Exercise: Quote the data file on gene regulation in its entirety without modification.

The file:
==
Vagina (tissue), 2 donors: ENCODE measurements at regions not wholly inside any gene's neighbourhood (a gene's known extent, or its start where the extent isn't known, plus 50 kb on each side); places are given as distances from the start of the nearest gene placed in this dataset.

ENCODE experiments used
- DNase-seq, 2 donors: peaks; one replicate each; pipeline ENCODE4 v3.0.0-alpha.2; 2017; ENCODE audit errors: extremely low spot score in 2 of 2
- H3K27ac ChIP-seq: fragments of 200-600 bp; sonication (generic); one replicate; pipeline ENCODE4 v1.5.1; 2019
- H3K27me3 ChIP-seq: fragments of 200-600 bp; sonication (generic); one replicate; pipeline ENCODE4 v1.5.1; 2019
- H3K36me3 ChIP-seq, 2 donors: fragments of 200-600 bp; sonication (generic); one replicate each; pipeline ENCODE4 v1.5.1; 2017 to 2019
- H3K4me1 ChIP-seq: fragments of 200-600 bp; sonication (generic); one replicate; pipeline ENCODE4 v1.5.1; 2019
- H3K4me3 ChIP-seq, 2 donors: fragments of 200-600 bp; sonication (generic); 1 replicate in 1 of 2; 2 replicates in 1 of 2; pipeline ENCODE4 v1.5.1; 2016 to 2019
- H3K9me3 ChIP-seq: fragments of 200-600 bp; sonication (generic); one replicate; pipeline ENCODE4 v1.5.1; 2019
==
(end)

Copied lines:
Vagina (tissue), 2 donors: ENCODE measurements at regions not wholly inside any gene's neighbourhood (a gene's known extent, or its start where the extent isn't known, plus 50 kb on each side); places are given as distances from the start of the nearest gene placed in this dataset.

ENCODE experiments used
- DNase-seq, 2 donors: peaks; one replicate each; pipeline ENCODE4 v3.0.0-alpha.2; 2017; ENCODE audit errors: extremely low spot score in 2 of 2
- H3K27ac ChIP-seq: fragments of 200-600 bp; sonication (generic); one replicate; pipeline ENCODE4 v1.5.1; 2019
- H3K27me3 ChIP-seq: fragments of 200-600 bp; sonication (generic); one replicate; pipeline ENCODE4 v1.5.1; 2019
- H3K36me3 ChIP-seq, 2 donors: fragments of 200-600 bp; sonication (generic); one replicate each; pipeline ENCODE4 v1.5.1; 2017 to 2019
- H3K4me1 ChIP-seq: fragments of 200-600 bp; sonication (generic); one replicate; pipeline ENCODE4 v1.5.1; 2019
- H3K4me3 ChIP-seq, 2 donors: fragments of 200-600 bp; sonication (generic); 1 replicate in 1 of 2; 2 replicates in 1 of 2; pipeline ENCODE4 v1.5.1; 2016 to 2019
- H3K9me3 ChIP-seq: fragments of 200-600 bp; sonication (generic); one replicate; pipeline ENCODE4 v1.5.1; 2019